This is a major survey of work by Barry Flanagan, one of Britain’s most inventive sculptors, filling Ikon’s two floors of gallery space entirely. Curated by Jo Melvin, it brings together a selection of Flanagan’s iconic bronze sculptures (1980s–90s) alongside earlier works, offering new insights into the interconnectedness of seemingly distinct aspects of his practice. Demonstrating an ongoing experimentation with materials and their properties and a symbiosis between abstraction and figuration, the exhibition challenges the supposition that Flanagan’s later works represent a marked shift in his approach to art-making. Rather, they represent the distillation of his decades-long fascination with ontology, movement and the physicality of the various materials with which he worked.
Flanagan studied at Birmingham College of Arts and Crafts and the exhibition highlights his presence in the city, signified also by the placement of one of his bronze hares, Large Troubador (2004) outside Ikon’s premises in Brindleyplace.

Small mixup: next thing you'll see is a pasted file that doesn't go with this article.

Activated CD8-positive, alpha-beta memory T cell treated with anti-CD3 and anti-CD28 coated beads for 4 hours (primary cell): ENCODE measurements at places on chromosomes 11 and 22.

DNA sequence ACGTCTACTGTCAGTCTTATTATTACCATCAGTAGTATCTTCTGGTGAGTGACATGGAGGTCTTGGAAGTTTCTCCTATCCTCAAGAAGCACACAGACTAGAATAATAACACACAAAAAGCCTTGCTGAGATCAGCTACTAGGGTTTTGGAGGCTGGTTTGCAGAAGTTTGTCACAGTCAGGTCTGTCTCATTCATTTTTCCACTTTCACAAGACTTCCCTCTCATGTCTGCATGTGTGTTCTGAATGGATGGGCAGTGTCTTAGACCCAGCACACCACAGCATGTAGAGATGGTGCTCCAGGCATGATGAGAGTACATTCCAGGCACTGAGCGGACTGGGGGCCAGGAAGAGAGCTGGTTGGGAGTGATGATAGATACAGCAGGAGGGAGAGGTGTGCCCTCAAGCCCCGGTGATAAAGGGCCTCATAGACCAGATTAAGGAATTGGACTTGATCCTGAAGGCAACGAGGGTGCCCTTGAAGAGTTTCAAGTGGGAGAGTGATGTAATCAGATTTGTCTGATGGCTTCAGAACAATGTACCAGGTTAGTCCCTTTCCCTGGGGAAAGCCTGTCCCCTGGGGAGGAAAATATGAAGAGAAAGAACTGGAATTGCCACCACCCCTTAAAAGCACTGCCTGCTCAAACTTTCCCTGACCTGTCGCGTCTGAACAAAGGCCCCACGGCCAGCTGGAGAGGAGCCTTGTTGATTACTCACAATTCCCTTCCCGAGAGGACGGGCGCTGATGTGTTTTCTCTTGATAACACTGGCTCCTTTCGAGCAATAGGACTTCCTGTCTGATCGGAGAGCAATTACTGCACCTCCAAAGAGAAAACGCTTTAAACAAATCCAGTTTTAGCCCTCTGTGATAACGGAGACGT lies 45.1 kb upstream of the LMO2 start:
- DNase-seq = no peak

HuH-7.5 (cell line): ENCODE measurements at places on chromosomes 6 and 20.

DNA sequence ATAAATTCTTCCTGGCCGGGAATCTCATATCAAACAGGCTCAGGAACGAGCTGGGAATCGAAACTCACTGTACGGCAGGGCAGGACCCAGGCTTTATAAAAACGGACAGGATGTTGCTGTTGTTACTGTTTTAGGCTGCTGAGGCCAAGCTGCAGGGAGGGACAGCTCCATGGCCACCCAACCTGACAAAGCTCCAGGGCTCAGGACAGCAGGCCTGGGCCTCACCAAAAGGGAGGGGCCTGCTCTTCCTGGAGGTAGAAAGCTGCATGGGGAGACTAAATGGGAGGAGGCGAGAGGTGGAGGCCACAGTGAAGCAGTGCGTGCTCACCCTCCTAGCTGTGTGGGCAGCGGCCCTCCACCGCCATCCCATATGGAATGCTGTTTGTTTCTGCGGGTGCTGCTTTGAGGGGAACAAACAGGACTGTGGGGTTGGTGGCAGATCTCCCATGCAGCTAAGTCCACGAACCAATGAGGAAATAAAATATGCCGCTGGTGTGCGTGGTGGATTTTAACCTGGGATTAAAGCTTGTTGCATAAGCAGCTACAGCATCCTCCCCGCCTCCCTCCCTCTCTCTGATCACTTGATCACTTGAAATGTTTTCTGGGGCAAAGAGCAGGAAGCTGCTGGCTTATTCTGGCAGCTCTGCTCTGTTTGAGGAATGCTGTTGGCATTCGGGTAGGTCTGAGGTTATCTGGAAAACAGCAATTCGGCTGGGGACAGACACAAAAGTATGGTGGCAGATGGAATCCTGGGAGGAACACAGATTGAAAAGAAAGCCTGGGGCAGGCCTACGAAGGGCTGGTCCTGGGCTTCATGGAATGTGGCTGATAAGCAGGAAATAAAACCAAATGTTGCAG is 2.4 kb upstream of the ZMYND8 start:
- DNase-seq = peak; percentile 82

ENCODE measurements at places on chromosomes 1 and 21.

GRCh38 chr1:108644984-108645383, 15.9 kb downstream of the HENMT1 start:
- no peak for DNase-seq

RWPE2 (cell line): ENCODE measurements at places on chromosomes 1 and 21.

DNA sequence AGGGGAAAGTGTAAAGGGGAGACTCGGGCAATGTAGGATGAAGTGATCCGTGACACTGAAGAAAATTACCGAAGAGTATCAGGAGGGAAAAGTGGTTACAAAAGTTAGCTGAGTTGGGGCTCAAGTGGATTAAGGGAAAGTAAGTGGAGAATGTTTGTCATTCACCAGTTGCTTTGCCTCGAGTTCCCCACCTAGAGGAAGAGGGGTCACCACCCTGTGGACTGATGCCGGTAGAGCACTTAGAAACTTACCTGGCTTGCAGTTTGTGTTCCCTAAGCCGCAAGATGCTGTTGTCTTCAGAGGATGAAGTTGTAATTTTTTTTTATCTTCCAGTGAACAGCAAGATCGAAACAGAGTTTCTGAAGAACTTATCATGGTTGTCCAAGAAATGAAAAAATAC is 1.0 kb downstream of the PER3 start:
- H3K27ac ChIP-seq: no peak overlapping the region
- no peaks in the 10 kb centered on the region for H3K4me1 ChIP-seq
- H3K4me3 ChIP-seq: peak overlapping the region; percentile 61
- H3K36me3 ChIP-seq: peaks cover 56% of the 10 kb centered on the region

For Flanagan, sculpture was as much performance, sound, light as it was bronze and carving. The exposure of process and method is something he consistently performed in every medium he used throughout his career. He frequently used casts of objects as components in sculptures and allowed bits of the armature to show through stripes of clay or plaster, thereby exposing and recording the processes of its making.
The durational nature of his films is translated into the bronzes, as we bear witness to the processes of casting. It is aptly contradictory then, that the fleeting hare should become a monument to time and duration, channelling the quixotic, mysterious propositions implicit in the early work.
Featured image: Barry Flanagan, installation Ikon (2019). Courtesy The Estate of Barry Flanagan and Ikon.